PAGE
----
Today, when someone invokes the idea of “biblical marriage,” they are usually referring to the marriage of a man and a woman, who will hopefully have some children and maybe a dog. The problem with the idea of “biblical marriage” comes when we moralize a single model of marriage. The marital arrangements in the Bible do not, themselves, prescribe what anyone should do; they are practical matters of fact.
Scripture puts forth many different models of marriage. If the creation story of man and woman in the Garden of Eden was meant as a template, it was not very effective because almost all the stories afterward undermine it. Heterosexual monogamy is not the norm in either the Hebrew Bible nor the New Testament. The figures in these stories had different goals for marriage than we might today.
In the marriage stories we studied earlier in this course, we have seen that marriage in the Hebrew Bible is not the formalization of a romantic relationship. Rather, it is a brokered agreement between families for what they hope will be a fruitful domestic and economic union. The father has the power to determine marital matches and thereby to control the family line.
Returning to the story of Sarah and Hagar in Genesis 16, we see an early example of this value in action. The most important goal for Sarah and Abraham’s marriage is that Abraham have a son. This is far more important to them than monogamy. In fact, the story makes no mention of monogamy as a value. Thus, this “biblical marriage” is between a man, a woman, and the woman’s enslaved servant.
With Tamar in Genesis 38, we saw a completely different model of marriage in terms of its shape, but the values were the same. Er dies before he and Tamar can have a child. The most important goal of the story becomes producing a male heir for Er. After all, as the eldest son, Er is the last generation in his family’s line of descent. This kind of “biblical marriage” is, ideally, between a (dead) man, a woman, and however many of the man’s brothers are necessary to produce a son. In Tamar’s story, the formula is even stranger: a (dead) man, a woman, and the dead man’s father.
True, there is romance in certain biblical stories. Dr. Lin reminds us, though, that the romance is always about chastity (on the part of the woman, not the man), which goes back to preserving a pure line. The numbers of people in the marriage ecosystem and their relationships can be quite different, but the goal is always the same: keep the family going through the production of sons.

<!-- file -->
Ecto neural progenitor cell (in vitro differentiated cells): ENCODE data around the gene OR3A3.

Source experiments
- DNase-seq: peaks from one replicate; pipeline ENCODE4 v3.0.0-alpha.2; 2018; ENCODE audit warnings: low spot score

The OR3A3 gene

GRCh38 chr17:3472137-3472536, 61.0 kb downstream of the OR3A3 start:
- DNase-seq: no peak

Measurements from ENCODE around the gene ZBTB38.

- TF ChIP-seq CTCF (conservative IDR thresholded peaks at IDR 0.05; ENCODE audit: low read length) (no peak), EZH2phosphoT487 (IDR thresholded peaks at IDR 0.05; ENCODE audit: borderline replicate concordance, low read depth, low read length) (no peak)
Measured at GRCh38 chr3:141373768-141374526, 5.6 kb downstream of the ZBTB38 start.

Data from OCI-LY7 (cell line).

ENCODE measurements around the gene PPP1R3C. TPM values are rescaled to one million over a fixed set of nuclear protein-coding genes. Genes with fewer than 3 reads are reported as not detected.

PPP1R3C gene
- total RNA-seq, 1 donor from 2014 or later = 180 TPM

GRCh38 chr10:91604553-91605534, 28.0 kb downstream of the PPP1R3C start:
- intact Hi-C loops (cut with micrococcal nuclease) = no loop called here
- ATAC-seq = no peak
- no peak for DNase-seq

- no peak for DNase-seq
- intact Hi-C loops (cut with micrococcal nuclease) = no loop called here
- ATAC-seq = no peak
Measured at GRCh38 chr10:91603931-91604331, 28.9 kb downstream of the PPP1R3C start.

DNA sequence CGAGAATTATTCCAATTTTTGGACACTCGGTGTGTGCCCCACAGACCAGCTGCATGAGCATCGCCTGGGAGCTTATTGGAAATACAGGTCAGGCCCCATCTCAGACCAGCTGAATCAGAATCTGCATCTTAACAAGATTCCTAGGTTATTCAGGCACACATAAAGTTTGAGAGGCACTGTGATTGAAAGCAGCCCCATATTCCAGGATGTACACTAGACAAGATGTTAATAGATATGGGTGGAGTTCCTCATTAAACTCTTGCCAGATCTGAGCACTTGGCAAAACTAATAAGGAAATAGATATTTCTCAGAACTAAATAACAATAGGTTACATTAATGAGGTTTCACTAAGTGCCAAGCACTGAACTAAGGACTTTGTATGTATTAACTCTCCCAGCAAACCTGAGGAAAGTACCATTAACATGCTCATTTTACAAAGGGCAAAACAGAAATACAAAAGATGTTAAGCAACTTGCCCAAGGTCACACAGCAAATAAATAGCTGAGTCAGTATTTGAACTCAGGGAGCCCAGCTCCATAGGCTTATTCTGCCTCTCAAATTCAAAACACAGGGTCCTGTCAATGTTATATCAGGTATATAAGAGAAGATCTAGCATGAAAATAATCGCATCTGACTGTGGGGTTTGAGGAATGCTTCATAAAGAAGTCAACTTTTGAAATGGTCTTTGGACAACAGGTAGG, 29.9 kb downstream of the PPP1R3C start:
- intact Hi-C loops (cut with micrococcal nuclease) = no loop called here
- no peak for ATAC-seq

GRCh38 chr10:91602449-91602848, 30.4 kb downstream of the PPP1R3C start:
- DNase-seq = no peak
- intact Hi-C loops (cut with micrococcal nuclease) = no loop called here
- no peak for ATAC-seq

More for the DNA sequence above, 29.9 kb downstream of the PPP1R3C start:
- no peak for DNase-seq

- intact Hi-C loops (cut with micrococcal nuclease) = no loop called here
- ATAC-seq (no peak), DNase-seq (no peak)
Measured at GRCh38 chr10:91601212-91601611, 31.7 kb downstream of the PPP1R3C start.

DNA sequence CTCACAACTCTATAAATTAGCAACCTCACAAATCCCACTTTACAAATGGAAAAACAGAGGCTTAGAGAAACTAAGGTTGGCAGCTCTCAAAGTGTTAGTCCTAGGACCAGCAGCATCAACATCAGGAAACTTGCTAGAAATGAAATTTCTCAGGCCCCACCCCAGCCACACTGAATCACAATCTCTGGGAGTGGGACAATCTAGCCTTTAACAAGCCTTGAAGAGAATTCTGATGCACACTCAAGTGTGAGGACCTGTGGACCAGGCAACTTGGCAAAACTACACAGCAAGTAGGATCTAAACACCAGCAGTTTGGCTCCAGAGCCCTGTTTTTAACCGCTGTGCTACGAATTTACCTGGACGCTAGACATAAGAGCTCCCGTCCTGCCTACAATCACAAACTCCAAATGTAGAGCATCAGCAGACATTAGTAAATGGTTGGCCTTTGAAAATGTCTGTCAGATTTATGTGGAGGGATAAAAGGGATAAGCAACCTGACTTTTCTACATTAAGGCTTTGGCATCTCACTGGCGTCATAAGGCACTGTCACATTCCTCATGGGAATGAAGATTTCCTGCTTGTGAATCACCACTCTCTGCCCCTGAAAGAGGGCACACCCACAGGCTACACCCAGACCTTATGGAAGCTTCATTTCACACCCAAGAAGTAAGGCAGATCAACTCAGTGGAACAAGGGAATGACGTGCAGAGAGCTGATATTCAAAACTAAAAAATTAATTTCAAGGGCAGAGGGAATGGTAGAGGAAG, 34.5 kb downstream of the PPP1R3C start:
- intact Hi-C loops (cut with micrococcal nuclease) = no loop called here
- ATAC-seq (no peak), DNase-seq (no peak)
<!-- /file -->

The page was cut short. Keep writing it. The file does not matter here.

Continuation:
Some may be surprised to learn that ancient Christians would not have understood the idea of having a wedding in a church. Marriage and religion were interrelated only in how they directed your behavior; the actual wedding ceremony had nothing to do with the Church. Weddings were civic affairs in the Greco-Roman world until the medieval period at the earliest. Marriage did not formally become a sacrament in the Roman Catholic Church until the Council of Trent in 1563.
Like the figures in the Hebrew Bible, people in the Greco Roman world wanted to make sure that their lineage was preserved. Since only males could inherit property, male heirs were crucial to preserving a family through the generations.
The apostle Paul, who wrote so many letters in the New Testament and to whom many others are attributed, was Jewish, but he espoused a Greco Roman understanding of sexuality. Passions like anger and sexuality were aspects of oneself to be mastered, not something one should ever give in to.
With this in mind, Paul’s advice to the Corinthians becomes clearer: “To the unmarried and the widows I say that it is well for them to remain unmarried as I am. But if they are not practicing self-control, they should marry. For it is better to marry than to be aflame with passion” (1 Cor 7:8-9). Dr. Lin says that in this way, marriage for Paul is like a haircut in that it tends to a periodic need. Marriage helps exorcise passion in a safe way.
At the same time, marriage can be distracting. People become preoccupied with sex or with the needs of their spouse. Paul’s advice comes in the context of his expectations of Jesus’ prompt return. Why bother with marriage when “the present form of this world is passing away” (1 Cor 7:31)? It will only take away from the urgent task of prayer and caring for one another as a communal whole. Marriage, for Paul’s context, should be unnecessary for the majority of people.
As for Paul’s beautiful “Love is patient; love is kind” passage: he is not teaching the Corinthians about romantic love (1 Cor 13:4-13). Rather, he is teaching them how to order their communal life, especially in the context of each person’s spiritual gifts. Paul believes in the deep love of God: both our love for God and God’s love for us. But Paul is not interested in the distractions and potential passions of romantic love.